Bolivia's Morales, governors try for unity accord
LA PAZ, Jan 14 (Reuters) - Bolivia's leftist President Evo Morales and opposition governors negotiated late on Monday to try to strike a national unity accord that would end a divisive political crisis.
Politics in South America's poorest country have been especially volatile since four of its nine provinces declared themselves autonomous last month to protest a draft of the new constitution passed by Morales' allies.
At what was expected to be a marathon meeting, Morales' cabinet chief Juan Ramon Quintana said the government would offer to revise the constitution to legalize some of the provinces' autonomy demands.
He also said both sides needed to settle the thorny issue of how to share lucrative tax revenue from natural gas exports.
Ruben Costas, the governor of Santa Cruz province and a leader of the opposition, said the government needed to be flexible or risk losing more support.
"We want a national accord for the country. Let's see if the president has the political will to revise the constitution," he said.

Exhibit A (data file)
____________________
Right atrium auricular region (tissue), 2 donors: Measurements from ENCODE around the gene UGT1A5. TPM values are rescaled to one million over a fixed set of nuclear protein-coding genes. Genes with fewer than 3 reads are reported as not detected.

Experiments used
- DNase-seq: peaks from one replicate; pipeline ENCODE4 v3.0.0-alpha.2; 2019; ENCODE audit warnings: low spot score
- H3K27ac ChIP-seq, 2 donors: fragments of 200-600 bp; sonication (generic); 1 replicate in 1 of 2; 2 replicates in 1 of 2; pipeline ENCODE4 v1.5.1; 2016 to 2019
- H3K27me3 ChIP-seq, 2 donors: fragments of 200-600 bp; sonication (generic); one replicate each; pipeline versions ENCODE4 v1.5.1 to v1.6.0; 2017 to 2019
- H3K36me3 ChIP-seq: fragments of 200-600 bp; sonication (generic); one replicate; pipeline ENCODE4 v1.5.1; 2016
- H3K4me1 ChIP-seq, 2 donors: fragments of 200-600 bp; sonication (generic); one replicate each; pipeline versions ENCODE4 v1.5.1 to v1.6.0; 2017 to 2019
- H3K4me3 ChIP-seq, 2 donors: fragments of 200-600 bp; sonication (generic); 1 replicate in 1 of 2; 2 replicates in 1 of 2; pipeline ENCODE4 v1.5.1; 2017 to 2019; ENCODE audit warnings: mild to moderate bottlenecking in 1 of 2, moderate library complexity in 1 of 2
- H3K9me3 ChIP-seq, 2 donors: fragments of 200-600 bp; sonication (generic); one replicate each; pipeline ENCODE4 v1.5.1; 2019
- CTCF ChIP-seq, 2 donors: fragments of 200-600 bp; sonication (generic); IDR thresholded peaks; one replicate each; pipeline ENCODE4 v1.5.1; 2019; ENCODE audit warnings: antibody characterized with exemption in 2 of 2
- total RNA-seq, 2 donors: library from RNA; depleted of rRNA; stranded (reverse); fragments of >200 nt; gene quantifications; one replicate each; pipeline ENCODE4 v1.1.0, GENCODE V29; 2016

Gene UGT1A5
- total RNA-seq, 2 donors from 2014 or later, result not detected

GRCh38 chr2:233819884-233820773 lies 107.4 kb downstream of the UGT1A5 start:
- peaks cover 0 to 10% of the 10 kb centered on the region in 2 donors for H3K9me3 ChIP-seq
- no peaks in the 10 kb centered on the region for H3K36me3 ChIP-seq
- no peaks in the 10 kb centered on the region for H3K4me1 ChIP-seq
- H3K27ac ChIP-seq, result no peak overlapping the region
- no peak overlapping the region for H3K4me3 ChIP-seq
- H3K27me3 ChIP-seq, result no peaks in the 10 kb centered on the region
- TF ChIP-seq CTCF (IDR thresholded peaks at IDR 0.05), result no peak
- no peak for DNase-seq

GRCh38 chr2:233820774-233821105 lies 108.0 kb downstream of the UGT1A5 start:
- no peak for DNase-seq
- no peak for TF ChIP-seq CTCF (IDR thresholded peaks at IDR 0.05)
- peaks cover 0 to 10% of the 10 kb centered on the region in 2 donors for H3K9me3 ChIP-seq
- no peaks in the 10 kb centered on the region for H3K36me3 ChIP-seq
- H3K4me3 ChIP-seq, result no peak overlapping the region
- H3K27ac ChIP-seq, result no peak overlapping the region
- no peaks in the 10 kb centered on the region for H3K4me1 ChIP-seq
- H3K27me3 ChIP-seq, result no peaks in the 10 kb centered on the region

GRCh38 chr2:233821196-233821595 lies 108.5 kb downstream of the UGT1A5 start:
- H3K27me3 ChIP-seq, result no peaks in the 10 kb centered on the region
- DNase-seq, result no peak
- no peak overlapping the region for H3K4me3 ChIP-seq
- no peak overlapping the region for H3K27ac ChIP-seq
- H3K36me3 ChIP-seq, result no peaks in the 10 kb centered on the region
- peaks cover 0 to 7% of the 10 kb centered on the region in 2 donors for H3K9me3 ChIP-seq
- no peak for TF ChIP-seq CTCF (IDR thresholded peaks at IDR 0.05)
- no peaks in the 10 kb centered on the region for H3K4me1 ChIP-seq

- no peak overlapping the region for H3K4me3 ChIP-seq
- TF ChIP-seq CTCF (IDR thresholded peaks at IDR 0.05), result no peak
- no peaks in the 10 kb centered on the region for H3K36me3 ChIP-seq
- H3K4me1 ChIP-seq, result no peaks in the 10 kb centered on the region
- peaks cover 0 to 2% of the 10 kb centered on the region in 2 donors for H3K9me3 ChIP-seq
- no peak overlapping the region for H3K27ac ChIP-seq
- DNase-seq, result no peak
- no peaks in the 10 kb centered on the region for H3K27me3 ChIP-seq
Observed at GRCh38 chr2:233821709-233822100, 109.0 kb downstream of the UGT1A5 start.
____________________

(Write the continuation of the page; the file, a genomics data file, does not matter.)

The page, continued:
The draft of the new constitution is to be voted on this year in a referendum.
Separate referendums on Morales and the provincial governors are also planned and would give Bolivians a chance to kick political leaders out of office if the political crisis deepens.
Critics say the new constitution lacks legitimacy because allies of Morales passed it in the constitutional assembly late last year during a boycott by opposition delegates.
Morales, an Aymara Indian whose support is strongest in the Andean highlands of western Bolivia, has clashed with opposition governors from the natural gas-rich eastern lowlands. They want compensation for any gas revenue Morales takes away from the provinces and diverts to cities and social programs. (Reporting by Armando Perez Fernandez and Terry Wade; editing by Doina Chiacu)